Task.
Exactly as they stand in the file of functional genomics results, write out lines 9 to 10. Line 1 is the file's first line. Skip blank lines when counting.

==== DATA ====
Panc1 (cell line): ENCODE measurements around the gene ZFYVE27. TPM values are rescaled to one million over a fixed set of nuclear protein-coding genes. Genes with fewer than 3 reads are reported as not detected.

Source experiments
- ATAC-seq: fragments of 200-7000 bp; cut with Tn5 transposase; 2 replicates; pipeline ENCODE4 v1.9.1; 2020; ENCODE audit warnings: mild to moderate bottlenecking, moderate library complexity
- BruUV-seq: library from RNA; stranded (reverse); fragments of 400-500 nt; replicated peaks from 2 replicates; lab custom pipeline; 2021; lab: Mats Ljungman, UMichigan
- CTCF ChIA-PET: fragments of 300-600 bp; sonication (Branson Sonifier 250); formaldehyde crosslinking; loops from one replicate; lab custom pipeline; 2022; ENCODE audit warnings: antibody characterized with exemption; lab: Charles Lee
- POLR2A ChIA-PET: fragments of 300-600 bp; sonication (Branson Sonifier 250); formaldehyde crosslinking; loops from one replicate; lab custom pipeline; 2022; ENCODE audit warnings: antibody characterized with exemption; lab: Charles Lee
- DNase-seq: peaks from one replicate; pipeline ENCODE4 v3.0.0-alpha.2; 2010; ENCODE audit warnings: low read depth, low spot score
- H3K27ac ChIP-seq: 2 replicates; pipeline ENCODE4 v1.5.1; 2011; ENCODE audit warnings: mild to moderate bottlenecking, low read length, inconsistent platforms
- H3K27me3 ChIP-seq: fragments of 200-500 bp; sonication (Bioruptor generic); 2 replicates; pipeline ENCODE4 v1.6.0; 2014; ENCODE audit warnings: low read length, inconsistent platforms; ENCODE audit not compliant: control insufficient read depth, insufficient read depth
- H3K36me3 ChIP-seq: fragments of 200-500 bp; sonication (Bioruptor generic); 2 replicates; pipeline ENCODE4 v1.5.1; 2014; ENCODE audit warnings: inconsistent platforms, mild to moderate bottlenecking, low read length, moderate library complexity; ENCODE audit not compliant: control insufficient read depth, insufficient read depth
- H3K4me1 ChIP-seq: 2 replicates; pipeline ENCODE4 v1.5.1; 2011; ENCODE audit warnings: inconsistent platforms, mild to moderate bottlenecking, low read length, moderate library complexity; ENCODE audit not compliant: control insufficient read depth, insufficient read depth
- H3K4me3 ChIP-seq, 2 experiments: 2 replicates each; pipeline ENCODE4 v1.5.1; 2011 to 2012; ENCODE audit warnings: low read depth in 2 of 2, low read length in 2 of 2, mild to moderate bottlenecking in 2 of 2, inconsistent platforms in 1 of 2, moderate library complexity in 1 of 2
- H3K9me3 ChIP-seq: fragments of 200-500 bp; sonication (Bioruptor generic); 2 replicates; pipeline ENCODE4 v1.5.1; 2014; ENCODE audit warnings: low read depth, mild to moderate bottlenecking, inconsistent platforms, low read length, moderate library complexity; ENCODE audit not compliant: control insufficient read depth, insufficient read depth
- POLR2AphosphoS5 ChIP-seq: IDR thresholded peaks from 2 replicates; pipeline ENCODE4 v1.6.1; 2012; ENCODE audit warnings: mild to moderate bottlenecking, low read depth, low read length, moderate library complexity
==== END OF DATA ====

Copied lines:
- H3K27me3 ChIP-seq: fragments of 200-500 bp; sonication (Bioruptor generic); 2 replicates; pipeline ENCODE4 v1.6.0; 2014; ENCODE audit warnings: low read length, inconsistent platforms; ENCODE audit not compliant: control insufficient read depth, insufficient read depth
- H3K36me3 ChIP-seq: fragments of 200-500 bp; sonication (Bioruptor generic); 2 replicates; pipeline ENCODE4 v1.5.1; 2014; ENCODE audit warnings: inconsistent platforms, mild to moderate bottlenecking, low read length, moderate library complexity; ENCODE audit not compliant: control insufficient read depth, insufficient read depth